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I hope you dont mind me making a shortened version of your post i believe your being very possitive and want people to know what your saying simply than maybe they will go back and read the wall fo text.

Op likes the fact that yoshi-p is a avid MMOer and believes that things will be up to standards for the game.

He believes that they chose the subscription model for a reason because SE has used F2P model on there other games and have done there research and choose to keep it sub bases.

Not many "Unique" selling points but being able to use multi platforms is a huge plus. Also useing what they can from limitations and making things look great.

Like i said this is a snippet of what is in the OP's post but this is what i gathered from it.

#6 Jun 23 2013 at 7:01 AM Rating: Excellent
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quoted from Inida
Quote:

1. Subscriptions are much harder to retain with competition. Most people aren't going to spend 150 dollars a month to play 10 different games.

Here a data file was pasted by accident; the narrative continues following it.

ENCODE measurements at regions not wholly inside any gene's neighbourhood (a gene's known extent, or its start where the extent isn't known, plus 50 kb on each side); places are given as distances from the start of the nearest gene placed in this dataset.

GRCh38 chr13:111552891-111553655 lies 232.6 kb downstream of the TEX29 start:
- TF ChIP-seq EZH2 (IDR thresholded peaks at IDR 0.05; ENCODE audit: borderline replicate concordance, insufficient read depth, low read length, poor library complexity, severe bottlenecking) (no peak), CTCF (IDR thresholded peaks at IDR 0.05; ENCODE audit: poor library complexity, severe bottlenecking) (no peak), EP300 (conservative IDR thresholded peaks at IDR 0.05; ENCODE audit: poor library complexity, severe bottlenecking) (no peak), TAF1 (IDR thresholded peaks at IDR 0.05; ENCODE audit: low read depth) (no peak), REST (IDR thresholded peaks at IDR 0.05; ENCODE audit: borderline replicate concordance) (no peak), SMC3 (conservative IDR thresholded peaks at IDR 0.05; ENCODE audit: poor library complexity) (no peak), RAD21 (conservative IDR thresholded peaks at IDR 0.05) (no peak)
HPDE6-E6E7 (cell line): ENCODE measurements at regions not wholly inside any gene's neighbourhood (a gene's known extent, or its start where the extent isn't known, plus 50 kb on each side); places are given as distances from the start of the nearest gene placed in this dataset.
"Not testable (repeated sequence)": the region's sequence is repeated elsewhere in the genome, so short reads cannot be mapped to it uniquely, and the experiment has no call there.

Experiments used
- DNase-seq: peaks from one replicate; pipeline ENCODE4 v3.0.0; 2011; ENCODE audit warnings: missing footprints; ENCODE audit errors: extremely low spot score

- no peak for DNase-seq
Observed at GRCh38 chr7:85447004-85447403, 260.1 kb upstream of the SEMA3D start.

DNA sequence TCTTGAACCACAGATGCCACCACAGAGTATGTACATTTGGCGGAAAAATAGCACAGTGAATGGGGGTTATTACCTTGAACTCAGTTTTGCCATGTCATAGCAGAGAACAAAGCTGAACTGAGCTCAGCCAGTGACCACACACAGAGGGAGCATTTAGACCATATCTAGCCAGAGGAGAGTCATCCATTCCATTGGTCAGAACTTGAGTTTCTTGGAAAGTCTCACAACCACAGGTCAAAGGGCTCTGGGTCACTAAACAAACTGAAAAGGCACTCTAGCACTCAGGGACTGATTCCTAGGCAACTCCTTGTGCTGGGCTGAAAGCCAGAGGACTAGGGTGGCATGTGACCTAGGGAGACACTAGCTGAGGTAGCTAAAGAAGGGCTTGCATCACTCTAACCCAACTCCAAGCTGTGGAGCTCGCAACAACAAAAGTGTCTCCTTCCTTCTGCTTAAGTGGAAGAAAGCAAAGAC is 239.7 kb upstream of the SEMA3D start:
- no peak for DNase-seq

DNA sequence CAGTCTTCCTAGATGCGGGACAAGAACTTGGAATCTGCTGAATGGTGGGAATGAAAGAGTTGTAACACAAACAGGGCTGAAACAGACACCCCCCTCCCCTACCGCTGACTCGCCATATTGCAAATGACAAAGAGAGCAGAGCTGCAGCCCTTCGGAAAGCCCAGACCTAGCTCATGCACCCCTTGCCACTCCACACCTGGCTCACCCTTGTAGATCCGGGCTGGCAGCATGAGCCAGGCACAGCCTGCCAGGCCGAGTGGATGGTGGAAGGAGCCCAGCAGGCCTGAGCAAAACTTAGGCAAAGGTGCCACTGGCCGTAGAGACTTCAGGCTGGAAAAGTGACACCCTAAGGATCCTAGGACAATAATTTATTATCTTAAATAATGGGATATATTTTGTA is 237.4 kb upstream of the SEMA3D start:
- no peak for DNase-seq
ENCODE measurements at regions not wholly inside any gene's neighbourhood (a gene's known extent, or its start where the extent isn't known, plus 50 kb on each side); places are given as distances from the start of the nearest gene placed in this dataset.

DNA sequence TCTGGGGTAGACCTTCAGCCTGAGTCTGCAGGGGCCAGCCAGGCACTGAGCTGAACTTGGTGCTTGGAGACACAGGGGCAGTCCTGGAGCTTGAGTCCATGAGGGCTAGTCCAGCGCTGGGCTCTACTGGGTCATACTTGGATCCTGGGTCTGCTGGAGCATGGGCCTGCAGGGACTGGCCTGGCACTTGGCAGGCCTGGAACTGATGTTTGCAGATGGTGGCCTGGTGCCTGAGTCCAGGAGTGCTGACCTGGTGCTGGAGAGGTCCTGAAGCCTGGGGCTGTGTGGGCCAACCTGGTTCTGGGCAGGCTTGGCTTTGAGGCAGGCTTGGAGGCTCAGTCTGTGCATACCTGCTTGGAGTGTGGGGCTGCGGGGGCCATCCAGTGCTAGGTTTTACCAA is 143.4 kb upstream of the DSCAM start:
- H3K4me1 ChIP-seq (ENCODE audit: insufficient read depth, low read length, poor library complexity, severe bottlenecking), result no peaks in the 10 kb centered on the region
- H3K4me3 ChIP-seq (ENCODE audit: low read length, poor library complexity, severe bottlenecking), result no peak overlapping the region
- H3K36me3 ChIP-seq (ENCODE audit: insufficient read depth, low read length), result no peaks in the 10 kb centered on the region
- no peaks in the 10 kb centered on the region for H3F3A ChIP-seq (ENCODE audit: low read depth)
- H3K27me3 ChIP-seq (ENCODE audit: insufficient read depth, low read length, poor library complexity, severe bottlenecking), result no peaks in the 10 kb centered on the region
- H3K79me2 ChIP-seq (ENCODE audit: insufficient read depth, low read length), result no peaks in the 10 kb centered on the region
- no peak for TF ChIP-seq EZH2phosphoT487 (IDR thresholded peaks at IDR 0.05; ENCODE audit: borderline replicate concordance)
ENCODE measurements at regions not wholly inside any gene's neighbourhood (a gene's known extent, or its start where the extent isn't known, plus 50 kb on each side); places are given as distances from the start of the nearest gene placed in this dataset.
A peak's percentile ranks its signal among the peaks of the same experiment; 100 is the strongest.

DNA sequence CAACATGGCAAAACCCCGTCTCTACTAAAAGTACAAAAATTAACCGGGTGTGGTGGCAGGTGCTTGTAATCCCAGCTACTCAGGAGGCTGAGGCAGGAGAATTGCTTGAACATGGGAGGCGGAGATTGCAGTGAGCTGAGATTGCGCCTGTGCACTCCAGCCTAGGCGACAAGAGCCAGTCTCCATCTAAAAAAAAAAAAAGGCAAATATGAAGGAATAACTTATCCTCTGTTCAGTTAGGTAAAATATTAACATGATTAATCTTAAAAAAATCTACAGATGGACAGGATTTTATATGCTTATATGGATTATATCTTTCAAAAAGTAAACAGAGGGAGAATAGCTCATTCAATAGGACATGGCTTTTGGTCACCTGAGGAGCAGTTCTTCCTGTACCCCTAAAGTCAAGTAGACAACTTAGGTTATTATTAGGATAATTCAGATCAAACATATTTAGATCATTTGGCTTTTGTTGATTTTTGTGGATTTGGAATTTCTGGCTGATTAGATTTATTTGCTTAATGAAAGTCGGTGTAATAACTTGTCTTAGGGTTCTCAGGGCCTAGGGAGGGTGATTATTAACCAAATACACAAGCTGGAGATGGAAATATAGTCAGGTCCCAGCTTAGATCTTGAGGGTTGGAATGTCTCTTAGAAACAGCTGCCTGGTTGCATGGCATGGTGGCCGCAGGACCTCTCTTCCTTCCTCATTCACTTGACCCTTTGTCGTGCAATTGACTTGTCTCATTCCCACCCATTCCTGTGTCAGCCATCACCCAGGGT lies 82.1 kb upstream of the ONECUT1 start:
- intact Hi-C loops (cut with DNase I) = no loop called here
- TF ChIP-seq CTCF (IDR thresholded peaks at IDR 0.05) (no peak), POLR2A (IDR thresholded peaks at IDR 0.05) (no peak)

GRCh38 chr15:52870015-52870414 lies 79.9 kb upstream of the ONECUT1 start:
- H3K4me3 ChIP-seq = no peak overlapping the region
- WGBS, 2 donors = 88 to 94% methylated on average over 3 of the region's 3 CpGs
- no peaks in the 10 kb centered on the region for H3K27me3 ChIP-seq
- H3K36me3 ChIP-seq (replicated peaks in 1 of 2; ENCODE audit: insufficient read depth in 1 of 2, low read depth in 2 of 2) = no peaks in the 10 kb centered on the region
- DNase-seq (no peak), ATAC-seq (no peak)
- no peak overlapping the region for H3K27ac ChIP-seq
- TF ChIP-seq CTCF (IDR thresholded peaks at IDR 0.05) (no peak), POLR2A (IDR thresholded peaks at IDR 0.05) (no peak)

2. The psychology behind paying for a set amount of time to access something. You either feel pressured to get your money's worth, or even feel that it's not worth subscribing altogether if you don't have as much free time as you'd like. It also can partially or wholly remove the, false or not, sense of ownership people have about their characters.

3. Barrier of entry. Think of it like this: these companies all want as many players as possible, right? Well why are they then putting a wall around the premises, telling people they have to climb it if they want to get in? It's a lot harder to get players who already quit back into the game, and even harder to get people new to the mmo genre.


TLDR: FFXIV has no chance of long-term success with a subscription model in this saturated market.



1. I have played every MMO in the last 15 years and F2P models put me off. I hated buying mounts and exp pots and keys fromt he shop I always felt like i was missing out if i didnt buy such things. When I pay 10-15$ a month I get to play a game to the fullest and spend alot less in the long run.